Wattleworth said she enrolled in the PPCP teacher workshop so she is prepared to show her students that their actions have consequences. “I want my students to learn that their everyday activities will have an impact in some way on the environment and that they need to be making better/safer choices for both the environment and us!”

 

Geoffrey Freymuth, a science teacher at Jefferson Middle School in Champaign, is attending the workshop to develop activities for his science enrichment class, as well as for the school’s student Green Team. “It has been my experience that students can have a great impact on the behaviors of their families and their habits,” he said. “I would like my students to be able to set up and design a local campaign on the issue or even find a way to test/evaluate local waters etc.,” he added.

 

Joni White, a science instructor at Urbana High School said “As an environmental science teacher, I am well aware that this is an often overlooked problem that seriously impacts the environment. I am eager to learn more about what is being done about it so that I can communicate its importance to my students.” She added “From a personal perspective, I am also a veterinarian and well aware of the medical field issue of pharmaceuticals ending up in the water supply.”

 

In an experiment designed for teachers to use in their classrooms, the workshop participants measured the effect of increasing concentrations of common PPCPs on growth of lettuce sprouts. The compounds used were Aspirin, road salt, and Epsom salt.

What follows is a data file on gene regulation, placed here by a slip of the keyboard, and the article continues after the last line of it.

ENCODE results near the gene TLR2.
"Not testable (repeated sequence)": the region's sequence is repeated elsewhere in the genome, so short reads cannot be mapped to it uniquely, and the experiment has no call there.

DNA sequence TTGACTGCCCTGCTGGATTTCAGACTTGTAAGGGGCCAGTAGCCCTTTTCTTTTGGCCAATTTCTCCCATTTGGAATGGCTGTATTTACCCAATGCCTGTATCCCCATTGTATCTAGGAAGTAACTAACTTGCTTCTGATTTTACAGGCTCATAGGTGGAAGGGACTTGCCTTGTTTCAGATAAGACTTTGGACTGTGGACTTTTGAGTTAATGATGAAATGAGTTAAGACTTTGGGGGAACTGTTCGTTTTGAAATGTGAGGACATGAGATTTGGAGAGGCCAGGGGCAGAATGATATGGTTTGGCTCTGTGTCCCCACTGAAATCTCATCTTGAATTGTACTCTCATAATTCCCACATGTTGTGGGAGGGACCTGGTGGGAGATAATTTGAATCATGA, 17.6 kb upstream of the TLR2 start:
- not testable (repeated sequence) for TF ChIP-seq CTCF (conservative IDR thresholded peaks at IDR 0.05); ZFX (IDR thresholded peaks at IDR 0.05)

In an experiment designed for teachers to use in their classrooms, the workshop participants measured the effect of increasing concentrations of common PPCPs on growth of lettuce sprouts. The compounds used were Aspirin, road salt (MgCl2), and Epsom salt (MgSO4).

Each year, unwanted medications account for accidental poisonings and drug abuse and for environmental problems. The workshops will help this information about PPCPs become a part of each school’s curriculum, according to Nancy Holm, ISTC assistant director. “There are a number of sources of PPCPs to the environment but reducing as much improper disposal as possible is a step in the right direction.”

 

Recent studies reflect the growing concern about how these compounds enter the aquatic environment and their effects on wildlife.

 

  • Salmon in Puget Sound (Seattle) were found to be contaminated with antidepressants, pain killers, anti-inflammatants, fungicides, antiseptics, anticoagulants, and antibiotics. A total of 81 PPCP chemicals from nicotine and caffeine to OxyContin and cocaine.

 

 

  • Research by ISTC was among the first to confirm that the common antiseptic, Triclosan, was causing antibiotic resistance among bacteria in lakes and streams.

 

“This is a threat to public health and also the health of our ecosystems that every family has a direct role in preventing,” Holm added. “By providing this information to teachers they can then present this information to hundreds of students each year who can work to spread the word in their communities.”